Hi again, Benedict here, and I would like to start off this post by asking you to think about something for a moment.
If your computer or smartphone broke down right now, and you could not get any data back from it, how much would you lose?
Family photos? School or work documents and Reports? Your media collection?
Well, your answer should be: Nothing. Simple as that, so let me help you get started. I’ll begin with the simple options, and move on to the more complicated but better prepared ones.
Backing up your digital data is more important than many people realize. If you have a good notebook or phone that serves you well, you would look after it wouldn’t you? I have heard of many cases where people badly damage or wipe their computer only to realize that the only copy of all their very important files and photos were still in it.
Sadly, in such cases, the data is gone forever. It happened to me too, twice. Thankfully, mine was mostly archived data. Imagine if you lost a report or presentation you worked so hard on the day before it was due? That would be a big inconvenience for everyone. For damaged hard drives or solid state drives, you can attempt to get the data off it by sending it for data recovery. Even then, there is no guarantee that they can retrieve all your data, and the cost would be through the roof. (Estimated about $1000 and above) (That is, unless your notebook or hard drive is still covered by warranty.)
You may be wondering, ‘How exactly do I back up my data?’, and no, you are not wrong for thinking that. You see, sometimes the reason why we don’t back up our digital collection and information is because we simply don’t know how to.
What’s the ‘easiest’ way to backup? Do you have a thumb drive or external hard drive? Just copy all your files into it, and remember to update them regularly. It may be easy in this sense, but think about it, when your data collection grows, you will still need to manually keep remembering which files to backup, which you have edited since your last backup, etc. Furthermore, imagine overwriting a file on your backup storage media with an updated one, only to realize that you still needed the original older file.
This could be an acceptable solution for data to be archived (meaning no more edits will be made to it) like family photos. It could also be acceptable if your data collection size is relatively small.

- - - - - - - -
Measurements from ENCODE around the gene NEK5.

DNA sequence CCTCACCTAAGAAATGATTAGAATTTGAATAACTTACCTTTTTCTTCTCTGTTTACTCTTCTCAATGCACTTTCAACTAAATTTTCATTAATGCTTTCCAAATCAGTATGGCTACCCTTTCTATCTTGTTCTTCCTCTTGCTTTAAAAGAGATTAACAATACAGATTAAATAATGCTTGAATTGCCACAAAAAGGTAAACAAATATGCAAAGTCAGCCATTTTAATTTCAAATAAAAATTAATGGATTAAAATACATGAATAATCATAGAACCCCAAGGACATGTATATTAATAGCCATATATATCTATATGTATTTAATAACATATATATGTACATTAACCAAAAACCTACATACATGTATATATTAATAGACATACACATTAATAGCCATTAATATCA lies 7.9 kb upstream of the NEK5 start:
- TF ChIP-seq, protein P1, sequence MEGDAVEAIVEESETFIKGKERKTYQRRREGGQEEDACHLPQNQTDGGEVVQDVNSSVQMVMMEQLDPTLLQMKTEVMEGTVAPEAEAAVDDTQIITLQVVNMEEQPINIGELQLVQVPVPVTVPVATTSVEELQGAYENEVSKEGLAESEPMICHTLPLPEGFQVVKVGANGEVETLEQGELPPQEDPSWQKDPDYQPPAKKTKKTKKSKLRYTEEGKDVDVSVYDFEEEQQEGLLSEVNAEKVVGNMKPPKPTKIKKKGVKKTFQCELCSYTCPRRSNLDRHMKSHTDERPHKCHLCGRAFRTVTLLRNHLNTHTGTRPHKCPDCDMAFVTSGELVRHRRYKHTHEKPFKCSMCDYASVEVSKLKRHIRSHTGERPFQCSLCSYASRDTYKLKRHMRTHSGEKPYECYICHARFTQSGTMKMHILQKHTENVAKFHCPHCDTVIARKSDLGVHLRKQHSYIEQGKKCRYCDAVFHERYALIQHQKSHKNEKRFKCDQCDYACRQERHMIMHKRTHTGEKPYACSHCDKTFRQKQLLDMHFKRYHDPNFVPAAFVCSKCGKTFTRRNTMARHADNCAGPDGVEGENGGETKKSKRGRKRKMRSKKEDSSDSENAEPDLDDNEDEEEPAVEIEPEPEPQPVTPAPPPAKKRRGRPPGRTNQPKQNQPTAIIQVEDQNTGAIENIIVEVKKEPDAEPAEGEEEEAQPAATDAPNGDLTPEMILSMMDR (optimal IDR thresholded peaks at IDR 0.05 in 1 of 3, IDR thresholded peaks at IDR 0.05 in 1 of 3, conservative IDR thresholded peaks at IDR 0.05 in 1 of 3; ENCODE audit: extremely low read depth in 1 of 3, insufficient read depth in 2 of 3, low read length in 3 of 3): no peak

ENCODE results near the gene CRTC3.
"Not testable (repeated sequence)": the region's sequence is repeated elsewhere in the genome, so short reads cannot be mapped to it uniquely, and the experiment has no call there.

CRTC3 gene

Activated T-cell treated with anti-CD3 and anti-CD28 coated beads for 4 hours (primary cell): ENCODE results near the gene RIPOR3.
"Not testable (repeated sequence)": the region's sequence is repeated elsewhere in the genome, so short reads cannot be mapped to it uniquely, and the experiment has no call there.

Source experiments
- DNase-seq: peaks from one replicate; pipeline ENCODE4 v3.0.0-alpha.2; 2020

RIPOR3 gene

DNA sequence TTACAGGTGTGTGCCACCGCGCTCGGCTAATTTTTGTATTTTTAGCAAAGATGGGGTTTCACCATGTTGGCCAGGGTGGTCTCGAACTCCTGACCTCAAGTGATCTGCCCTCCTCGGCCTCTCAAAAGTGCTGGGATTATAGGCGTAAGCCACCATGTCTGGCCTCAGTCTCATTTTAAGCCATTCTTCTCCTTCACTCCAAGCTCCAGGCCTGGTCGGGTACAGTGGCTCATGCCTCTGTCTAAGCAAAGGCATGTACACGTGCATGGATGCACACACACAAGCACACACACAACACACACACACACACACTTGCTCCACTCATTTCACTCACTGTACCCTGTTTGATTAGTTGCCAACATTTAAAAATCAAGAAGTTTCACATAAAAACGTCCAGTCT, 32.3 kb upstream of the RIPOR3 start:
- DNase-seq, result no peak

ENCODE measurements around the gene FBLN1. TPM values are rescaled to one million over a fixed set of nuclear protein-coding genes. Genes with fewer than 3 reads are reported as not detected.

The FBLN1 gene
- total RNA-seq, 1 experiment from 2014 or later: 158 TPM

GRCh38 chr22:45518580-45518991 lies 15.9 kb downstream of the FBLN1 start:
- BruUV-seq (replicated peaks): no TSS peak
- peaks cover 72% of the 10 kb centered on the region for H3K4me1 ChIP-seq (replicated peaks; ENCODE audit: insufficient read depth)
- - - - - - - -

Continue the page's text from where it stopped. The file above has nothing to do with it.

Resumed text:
The second better solution is cloud backup. Services like Onedrive, Google Drive and Dropbox all provide the ability to effortlessly synchronize your files across all your computers running the application. Each service provides a small amount of cloud storage for free, but you can also pay a small monthly or yearly fee for a larger storage capacity.
I rely heavily on cloud storage. With it, I no longer have to do any remembering or manual copying or renaming. Any file that I create, move to a different folder, edit, rename, delete or otherwise alter is immediately synchronized across all my machines. Furthermore, the cloud storage provider also keeps a copy of your data backed up in their storage platform, allowing you to access them anywhere where you have an internet connection.
What about smartphones? As mentioned above, there are applications from those online cloud storage providers that will allow you to back up the data in your phone. One example is camera backup: As soon as I snap a picture, and get connected to the internet, that photo is automatically uploaded into the cloud storage and it appears on my computer when I switch it on. Simple and efficient.
Up to this point, I have only been elaborating about file backup. What about your computer, and the entire operating system? Well, yes, the whole operating system can be backed up as well. This is done by creating a ‘System Image’. Windows 7 and Windows 10 both have a Backup and Restore option in the control panel. Windows 8 onward has a File History option in the control panel. You can also use a third party program, like Macrium Reflect Free Edition to take system images for you, on a schedule even. Do note that you will probably need an external hard drive to perform these types of backups.
Windows 7 and Windows 10 both have a Backup and Restore option lets you take system images and even set a schedule for when they should occur. System image backups allow you to restore an operating system to it’s former working state in the event that something goes horribly wrong. (E.g. Computer keeps crashing, or computer virus infection.)
Windows 8 to Windows 10 has a File History option allowing you to back up your files to an external hard drive, while maintaining the revisions that a file has gone through, allowing you to retrieve the older version of a file if you need it.
That’s the gist of this topic for now. Feel free to give me your feedback.